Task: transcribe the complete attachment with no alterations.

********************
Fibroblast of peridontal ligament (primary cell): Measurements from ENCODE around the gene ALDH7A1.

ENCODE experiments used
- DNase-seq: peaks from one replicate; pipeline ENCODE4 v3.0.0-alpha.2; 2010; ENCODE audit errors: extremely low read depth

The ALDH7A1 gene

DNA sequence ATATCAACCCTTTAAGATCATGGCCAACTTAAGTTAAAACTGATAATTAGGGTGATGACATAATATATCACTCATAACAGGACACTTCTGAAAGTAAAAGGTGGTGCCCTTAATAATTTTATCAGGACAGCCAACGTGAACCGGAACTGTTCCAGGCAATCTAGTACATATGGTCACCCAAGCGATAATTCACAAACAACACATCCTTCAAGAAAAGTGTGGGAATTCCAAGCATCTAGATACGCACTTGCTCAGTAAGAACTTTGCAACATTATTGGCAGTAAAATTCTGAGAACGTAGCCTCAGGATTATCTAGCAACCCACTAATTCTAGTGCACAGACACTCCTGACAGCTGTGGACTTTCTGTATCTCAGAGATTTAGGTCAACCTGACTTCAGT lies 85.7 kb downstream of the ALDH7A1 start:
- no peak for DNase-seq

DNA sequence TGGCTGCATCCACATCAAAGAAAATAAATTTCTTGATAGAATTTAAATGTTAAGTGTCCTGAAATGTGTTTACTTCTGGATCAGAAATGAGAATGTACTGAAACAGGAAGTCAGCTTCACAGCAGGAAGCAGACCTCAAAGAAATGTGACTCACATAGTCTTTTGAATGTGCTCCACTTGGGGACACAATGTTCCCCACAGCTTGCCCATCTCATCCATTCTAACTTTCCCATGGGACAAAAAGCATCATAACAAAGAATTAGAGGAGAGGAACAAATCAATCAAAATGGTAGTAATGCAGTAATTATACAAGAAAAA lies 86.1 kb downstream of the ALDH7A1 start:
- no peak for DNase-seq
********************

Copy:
Fibroblast of peridontal ligament (primary cell): Measurements from ENCODE around the gene ALDH7A1.

ENCODE experiments used
- DNase-seq: peaks from one replicate; pipeline ENCODE4 v3.0.0-alpha.2; 2010; ENCODE audit errors: extremely low read depth

The ALDH7A1 gene

DNA sequence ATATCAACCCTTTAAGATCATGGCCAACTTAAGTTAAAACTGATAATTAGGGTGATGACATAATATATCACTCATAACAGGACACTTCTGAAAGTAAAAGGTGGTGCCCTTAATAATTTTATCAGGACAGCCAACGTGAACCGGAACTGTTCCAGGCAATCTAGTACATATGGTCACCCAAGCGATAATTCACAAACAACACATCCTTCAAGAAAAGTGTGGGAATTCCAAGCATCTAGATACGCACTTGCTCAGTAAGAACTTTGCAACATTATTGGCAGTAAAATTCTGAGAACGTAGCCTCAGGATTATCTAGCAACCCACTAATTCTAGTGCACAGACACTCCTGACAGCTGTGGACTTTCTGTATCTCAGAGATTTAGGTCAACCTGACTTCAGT lies 85.7 kb downstream of the ALDH7A1 start:
- no peak for DNase-seq

DNA sequence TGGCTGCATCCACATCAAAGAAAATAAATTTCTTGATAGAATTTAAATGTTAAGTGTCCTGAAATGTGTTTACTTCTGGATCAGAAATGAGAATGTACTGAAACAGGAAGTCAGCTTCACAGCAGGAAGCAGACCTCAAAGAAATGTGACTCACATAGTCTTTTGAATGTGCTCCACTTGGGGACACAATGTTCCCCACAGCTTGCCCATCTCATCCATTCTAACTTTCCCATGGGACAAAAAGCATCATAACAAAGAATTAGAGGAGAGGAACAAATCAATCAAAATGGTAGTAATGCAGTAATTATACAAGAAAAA lies 86.1 kb downstream of the ALDH7A1 start:
- no peak for DNase-seq